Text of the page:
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I hear you, Hannah. I've had to do the same thing when I applied for each of my certifications. My suggestion is to do it in a spreadsheet and use rules of thumb.
Build the month timeline for all your projects so you can clearly see the overlaps. (Don't go finer than month unless you really want to pull your hair out.) Assign a percentage of your time for each project. You will then also assign a percentage of time to split each project's time by the knowledge areas.
Once you have completed your calculations, do a sanity check with whomever you would use to verify your claim, should you be audited.
Just build it up, one step at a time, and you will get there.
Separate the ideas of months on projects and hours of experience. Think of it like duration and effort. You need at least 36 months unique non-overlapping experience, and within that 36 months+ you need at least 4,500 hours leading and directing projects.
They say non-overlapping hours because they don't want you to count, for example, two projects worked in the same 3 month period as 6 months of experience.
I used a spreadsheet to tally each project's hours separately, and then total them at the end. The application helped with verifying the non-overlapping months, but you can do this on a spreadsheet or Visio, as well. There is probably an easier way, but you can create a roadmap or swimlane of your projects and show the duration for each project. If your cumulative projects span at least 36 months, you should be okay. You just can't count the same month twice.
Does this make sense?
One thing you may consider is looking at the total number of hours worked over the last three years on projects (i.e. 50 weeks x 40 hours = 2000 hours/year). Then you can divide the 2000 by # of projects/year (i.e. 2000/5 = 400 hours on each project). From there you can look at how much time you spent on each project for each of the phases (i.e. initiation, planning, executing/monitoring, closing).
This is a reasonable estimation if you don't have good records on the actual activities performed.
I agree with Aaron and Stephane. I used excel and documented all my projects. Then I went monthly and assigned the percentages I worked on them. I knew my hours at that time and calculated from there, how many hours I worked. It does not have to be an exact match of "literal" hours, but this will help you get pretty close!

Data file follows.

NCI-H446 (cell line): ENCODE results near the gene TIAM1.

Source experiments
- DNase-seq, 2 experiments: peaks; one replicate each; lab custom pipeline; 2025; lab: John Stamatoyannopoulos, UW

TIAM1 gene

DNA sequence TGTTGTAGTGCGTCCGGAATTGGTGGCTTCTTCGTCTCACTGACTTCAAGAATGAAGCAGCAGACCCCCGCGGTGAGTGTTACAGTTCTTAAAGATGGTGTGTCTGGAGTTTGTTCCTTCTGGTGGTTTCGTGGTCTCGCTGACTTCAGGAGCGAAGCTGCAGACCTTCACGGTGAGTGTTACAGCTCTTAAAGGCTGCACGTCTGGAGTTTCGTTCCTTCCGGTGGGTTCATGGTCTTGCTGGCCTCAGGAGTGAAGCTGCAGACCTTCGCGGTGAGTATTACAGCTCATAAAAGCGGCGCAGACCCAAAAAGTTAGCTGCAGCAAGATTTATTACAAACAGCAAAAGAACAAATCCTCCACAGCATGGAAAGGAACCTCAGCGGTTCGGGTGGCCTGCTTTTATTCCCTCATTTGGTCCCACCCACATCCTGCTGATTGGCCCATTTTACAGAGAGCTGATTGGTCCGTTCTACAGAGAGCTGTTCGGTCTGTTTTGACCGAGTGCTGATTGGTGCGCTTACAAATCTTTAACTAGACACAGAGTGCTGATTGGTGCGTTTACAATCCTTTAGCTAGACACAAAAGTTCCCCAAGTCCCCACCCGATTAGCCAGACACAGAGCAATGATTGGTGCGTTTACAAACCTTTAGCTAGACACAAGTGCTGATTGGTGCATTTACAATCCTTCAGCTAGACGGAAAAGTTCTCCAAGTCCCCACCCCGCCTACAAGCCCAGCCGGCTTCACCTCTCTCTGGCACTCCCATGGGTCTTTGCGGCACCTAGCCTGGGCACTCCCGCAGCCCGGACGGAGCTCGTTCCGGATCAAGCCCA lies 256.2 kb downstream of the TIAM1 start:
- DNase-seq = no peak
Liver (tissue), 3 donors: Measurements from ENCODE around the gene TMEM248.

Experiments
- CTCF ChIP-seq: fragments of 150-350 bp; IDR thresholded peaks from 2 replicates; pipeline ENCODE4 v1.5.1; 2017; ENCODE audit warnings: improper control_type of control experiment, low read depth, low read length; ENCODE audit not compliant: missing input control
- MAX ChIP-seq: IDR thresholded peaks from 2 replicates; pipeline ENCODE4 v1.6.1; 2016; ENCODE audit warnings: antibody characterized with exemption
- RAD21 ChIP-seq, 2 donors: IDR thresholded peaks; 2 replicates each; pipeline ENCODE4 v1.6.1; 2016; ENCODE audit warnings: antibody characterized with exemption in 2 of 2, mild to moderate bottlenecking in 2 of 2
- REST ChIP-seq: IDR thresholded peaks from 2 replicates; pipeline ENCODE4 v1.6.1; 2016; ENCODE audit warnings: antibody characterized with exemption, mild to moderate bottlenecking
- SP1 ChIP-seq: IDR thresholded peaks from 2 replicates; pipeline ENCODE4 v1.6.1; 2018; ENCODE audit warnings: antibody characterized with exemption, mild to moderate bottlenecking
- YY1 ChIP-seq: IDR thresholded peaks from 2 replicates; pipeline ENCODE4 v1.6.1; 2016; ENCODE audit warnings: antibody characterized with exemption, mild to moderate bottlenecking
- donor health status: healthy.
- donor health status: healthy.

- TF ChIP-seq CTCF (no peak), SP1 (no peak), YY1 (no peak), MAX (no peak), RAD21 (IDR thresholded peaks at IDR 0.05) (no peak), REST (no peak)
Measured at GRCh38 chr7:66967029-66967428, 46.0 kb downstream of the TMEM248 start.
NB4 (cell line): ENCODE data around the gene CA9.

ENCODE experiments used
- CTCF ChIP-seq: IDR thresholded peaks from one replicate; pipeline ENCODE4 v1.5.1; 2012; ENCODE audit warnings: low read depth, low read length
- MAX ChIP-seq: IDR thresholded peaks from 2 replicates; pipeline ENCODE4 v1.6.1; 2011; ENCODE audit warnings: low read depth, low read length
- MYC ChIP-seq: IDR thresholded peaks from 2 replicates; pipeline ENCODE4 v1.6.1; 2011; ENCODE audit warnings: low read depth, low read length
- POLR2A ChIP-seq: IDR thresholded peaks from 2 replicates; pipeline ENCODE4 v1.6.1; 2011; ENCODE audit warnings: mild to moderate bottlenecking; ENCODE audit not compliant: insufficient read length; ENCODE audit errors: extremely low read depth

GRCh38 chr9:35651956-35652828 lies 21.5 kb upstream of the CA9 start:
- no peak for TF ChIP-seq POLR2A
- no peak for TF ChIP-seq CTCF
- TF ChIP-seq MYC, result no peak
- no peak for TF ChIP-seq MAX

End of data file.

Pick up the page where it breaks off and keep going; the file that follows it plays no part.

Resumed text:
I would do as Jon says, but if you are full time as a PM, use 2000 hrs/year but multiply by 0.8 because about 80% (1600) is about as much as people can spend assigned when dedicated to their project(s). The other time is the administrative stuff like team meetings, performance reviews with your manager, etc. That's a pretty standard efficiency factor.
If you have a couple big projects and some smaller ones, I generally assume about 40 to 60% of my time is on the big projects, with the rest divided between the small ones. How you divide the time up between phases is pretty arbitrary. Sometimes you can plan them well and they're easy to manage. Sometimes problems come up and you spend all your time in the execution or closure phases.
You can divide it up with various proportions like front loaded, level loaded, etc. but getting more precise than that is a waste of time. Nobody is going to audit your actual charging.
The PMO handbook (Page 8) gives you tips how to calculate overlapping project hours. Check it out:
To calculate hours, I used excel sheet, total hours, percentage per domain that I believe reflect how I divided my hours in the projects and then everything will calculate itself out.
Hope this helps.
My recoomendation is following which @Rami stated above and just in case you still have doubts contact PMI´s Cutomer Care. Just to comment overlaping counts like one project. I meat if you worked in two simultaneous project it counts like one.
If you are spending days working on this, you're making it harder than it needs to be.
I knew people who spent weeks on the application. From their experiences it seemed unnecessarily difficult.
After I gathered my information, it took 10 minutes to complete the application. I was guided by a man who worked with PMI and knew what they look for. if you are taking, or have taken a course, ask the instructor for help. It's not as difficult as it seems.
So you are experienced in PM but try to calculate hrs in years of experience. Example:- 40 hrs. a week and 40*4=160 hrs. in a Month and so on.
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